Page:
British Canoeing was pleased to be able to present oral evidence to the Environmental Audit Committee, as part of an inquiry into water quality in rivers.
On Wednesday, 21st April, Places to Paddle Manager, Ben Seal appeared alongside Jane Nickerson, Chief Executive of Swim England and Feargal Sharkey, active rivers campaigner and angler. During the hour long session, they were asked a range of questions by a panel of MP’s on how pollution in our waterways is affecting recreational users.
On being asked about how concerned paddlers were about the quality of water in our rivers, Ben Seal commented:
I think paddlers have always been conscious of the hazards posed by water in our rivers, but now concern is really increasing, the more data becomes available. We know that human health is being put at risk by the transmission if diseases in raw, untreated sewage, the sheer scale of that threat is only now being uncovered and understood.– Ben Seal, Places to Paddle Manager
He went on to share a number of stories from around the country, citing examples on the River Leam, The Yorkshire Derwent and the River Trent in Burton and Nottingham.
“Waterways provide opportunities for millions of people to be active and unwind, to relax and play, but they are not being treated the same as other recreational amenities...it would be utterly inconceivable to accept the same level of health risk on our football pitches, or cricket pitches or footpaths”.
The session focussed mainly on the discharge of raw sewage into rivers, which was recently featured in a BBC Panorama documentary. There has been widespread coverage of the latest data released by the Environment Agency, showing that for more than 3 million hours of raw sewage was discharged from ‘CSO’s (Combined Sewer Overflows) into rivers in England during 2020.
Storm overflows were designed to be used during extreme weather to prevent sewers becoming overloaded with a combination of sewage and rainwater, releasing diluted wastewater into rivers rather than letting it back up into people’s homes. However in recent years climate change has led to increased rainfall and water infrastructure has not kept pace with development growth over decades.
The data relating to discharge of untreated sewage can be viewed on the Rivers Trust website, through their ‘Is My River Fit to Swim in?’ portal.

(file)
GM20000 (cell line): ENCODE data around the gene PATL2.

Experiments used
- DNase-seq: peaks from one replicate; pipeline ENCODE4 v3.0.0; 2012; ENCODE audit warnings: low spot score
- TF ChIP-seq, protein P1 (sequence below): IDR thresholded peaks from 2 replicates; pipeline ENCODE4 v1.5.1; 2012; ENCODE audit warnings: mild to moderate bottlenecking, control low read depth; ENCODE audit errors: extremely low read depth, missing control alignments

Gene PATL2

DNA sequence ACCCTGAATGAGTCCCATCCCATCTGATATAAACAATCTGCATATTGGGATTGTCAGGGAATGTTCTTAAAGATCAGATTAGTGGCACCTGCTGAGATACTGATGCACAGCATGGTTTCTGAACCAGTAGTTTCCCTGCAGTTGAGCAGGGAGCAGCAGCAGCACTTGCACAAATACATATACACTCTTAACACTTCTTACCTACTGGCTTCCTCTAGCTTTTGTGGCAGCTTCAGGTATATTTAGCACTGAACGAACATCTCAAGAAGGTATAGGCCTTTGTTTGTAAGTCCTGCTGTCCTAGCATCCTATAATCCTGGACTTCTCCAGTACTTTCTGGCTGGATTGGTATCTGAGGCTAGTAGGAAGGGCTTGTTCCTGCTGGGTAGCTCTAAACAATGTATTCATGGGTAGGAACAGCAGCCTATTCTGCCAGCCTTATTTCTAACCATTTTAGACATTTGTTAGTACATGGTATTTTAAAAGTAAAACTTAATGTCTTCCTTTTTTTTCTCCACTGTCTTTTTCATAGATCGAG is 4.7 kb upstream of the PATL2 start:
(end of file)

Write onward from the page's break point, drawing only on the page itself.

Earlier this year the Storm Overflows Task Force agreed a long term goal to eliminate harm from storm overflows and water companies agreed to make real-time data on sewage discharges available at bathing sites all year round, another step forward, however at present there is only one inland river bathing waters site, the River Wharfe at Ilkley.
But British Canoeing and many other campaigning groups feel that urgent action is essential to protect human health.
Asked about the data that is available to recreational users, all three panelists agreed that it is inadequate and must be a priority for water companies to improve. Ben Seal said
I don’t know anyone who checks last year’s weather report, to decide if they should go out into the mountains tomorrow. Water users are at a massive disadvantage when they are trying to make informed decisions about where and when to paddle.– Ben Seal, Places to Paddle Manager
When asked what needs to change, Ben suggested that one simple thing the Secretary of State could do is compel water companies to make data available real time and understandable for all water users. Currently, Surfers Against Sewage provide an excellent ‘Safer Seas’ service, where users can check the quality of water around the UK coast. However the level of data is not yet available for inland waterways.
In the session prior to British Canoeing, the MP’s on the Committee heard from Professor Peter Hammond, an expert on CSO data analysis, Pete Lloyd, a former EA employee and Professor Becky Malby who has been instrumental in securing the UK’s first river designated under bathing water standards in Ilkley.
Full coverage of the evidence session can be found here (@15:40)
The issue of water quality in our rivers is something that British Canoeing recognises as a growing concern amongst its community. In order to minimise the risk of becoming ill, paddlers are recommended to:
Be aware of the location of CSO’s in any particular body of water, details of which can be found on Rivers Trust website, through their ‘Is My River Fit to Swim in?’ portal.
Never drink water from a river or lake.
If contaminated water has been swallowed, refer to your doctor with full details of the incident.
Always shower after contact with the water.
Wash hands thoroughly and shower if necessary before eating or drinking.
Cover cuts and abrasions (including blisters) with waterproof dressings.
Wear suitable footwear, particularly when launching or landing, and particularly if it is necessary to wade into the water, to prevent direct contact with the water and protect the feet from cuts and abrasions.
Avoid splashing river or lake water onto your face or body in order to cool down (take a bottle of tap water with you for this).
Hose down all equipment after outings to remove any potential contamination.
Wash, and thoroughly dry, any contaminated clothing before re-use.
Be aware of the symptoms of water-borne diseases and always seek medical advice if unsure.